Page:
There are two 1 1/2″ tucks around the hem of this gown, for decoration.
The gown closes at center back with two hooks on the waistband (see the thread loops?) and a tie at the top of the back.
The tie at the top of center back is a drawstring that continues to the shoulder seam, allowing the back to gather slightly. The bow in the middle is the drawstring for center front.
The fullness at center back is gathered. This gown has french seams and the waistband seam allowance is just whip stitched together to keep it tidy.
The inside of the neck opening. The area over the shoulder is reinforced with an extra bit of fabric cut on the straight of grain to keep it from stretching.

This gown below is my main inspiration for this dress: the tucks at the hem, the sleeves, the pattern for the skirt, the gathers on the bodice, the mostly squared neck in front, the tie at the back of the neck… I omitted the extra sleeve puff (partly because I didn’t have enough fabric, partly because I wanted this dress to be more streamlined) and the tie at the back waistband. I love the super zoom on the Met’s website because you can see so many great details!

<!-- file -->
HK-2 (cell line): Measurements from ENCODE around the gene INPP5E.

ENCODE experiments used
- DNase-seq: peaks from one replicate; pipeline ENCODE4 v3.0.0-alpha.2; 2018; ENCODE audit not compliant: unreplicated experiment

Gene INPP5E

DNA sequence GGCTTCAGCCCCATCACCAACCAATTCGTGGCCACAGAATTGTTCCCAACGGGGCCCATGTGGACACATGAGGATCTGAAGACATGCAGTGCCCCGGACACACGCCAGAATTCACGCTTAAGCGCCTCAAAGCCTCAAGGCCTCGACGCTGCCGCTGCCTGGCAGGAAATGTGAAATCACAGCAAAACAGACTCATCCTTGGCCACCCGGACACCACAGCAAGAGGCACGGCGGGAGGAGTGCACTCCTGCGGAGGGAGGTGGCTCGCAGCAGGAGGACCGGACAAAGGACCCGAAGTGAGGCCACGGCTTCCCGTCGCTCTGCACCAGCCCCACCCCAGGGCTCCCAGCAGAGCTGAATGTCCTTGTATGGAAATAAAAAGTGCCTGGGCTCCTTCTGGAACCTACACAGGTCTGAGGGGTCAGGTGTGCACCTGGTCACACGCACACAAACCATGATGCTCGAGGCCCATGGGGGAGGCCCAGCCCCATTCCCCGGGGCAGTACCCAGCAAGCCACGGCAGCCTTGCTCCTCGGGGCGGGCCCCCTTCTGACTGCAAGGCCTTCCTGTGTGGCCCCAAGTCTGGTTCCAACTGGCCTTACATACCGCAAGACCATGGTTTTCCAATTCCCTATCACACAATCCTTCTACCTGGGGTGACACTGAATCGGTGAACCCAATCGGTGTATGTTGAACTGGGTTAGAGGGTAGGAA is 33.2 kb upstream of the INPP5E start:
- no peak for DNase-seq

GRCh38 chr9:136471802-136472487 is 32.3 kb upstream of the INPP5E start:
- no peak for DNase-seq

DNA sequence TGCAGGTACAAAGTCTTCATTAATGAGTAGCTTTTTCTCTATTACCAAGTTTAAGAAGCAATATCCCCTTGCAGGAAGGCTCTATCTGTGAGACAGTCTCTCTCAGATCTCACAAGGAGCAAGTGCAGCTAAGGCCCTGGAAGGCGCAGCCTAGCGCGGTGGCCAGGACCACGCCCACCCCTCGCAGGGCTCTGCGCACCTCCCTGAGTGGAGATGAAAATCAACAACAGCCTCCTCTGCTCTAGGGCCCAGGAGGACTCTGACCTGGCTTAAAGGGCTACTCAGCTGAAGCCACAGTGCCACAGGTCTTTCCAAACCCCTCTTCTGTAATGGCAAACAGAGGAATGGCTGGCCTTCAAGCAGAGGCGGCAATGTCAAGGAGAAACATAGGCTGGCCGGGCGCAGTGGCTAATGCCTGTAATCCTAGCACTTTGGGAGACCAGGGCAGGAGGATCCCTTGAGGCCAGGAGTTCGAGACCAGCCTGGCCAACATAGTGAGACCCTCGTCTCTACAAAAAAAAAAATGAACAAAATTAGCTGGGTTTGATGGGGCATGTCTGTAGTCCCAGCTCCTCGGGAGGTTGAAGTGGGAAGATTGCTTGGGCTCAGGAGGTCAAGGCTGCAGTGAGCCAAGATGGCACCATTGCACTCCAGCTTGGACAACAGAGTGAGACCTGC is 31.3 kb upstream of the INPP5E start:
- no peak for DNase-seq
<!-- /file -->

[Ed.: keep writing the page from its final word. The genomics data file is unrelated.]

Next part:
For example, I could see where the center front skirt panel ended and the angle of that seam (as well as the angle of the back panel). Using that information, I determined that my front panel should be a rectangle (it’s 21″ across in my dress given my proportions) and that the back panels should be cut straight at center back, but with an angle on the side seams that goes up toward center back making an elongated trapezoid. There is a seam at center back, so the hem of each back piece is 45″, but each top narrows to 31″. I’m curious to see how that style of skirt fits me. I certainly like the look of the skirt on the dress in the museum!

1810-1815 dress at the Metropolitan Museum of Art.

This gown also fills the HSF #9 Challenge: Flora and Fauna, so you’ll be seeing another post about it with some more details (and pictures of it on a body!) coming up in a few weeks (after the Regency Weekend in April, you know!).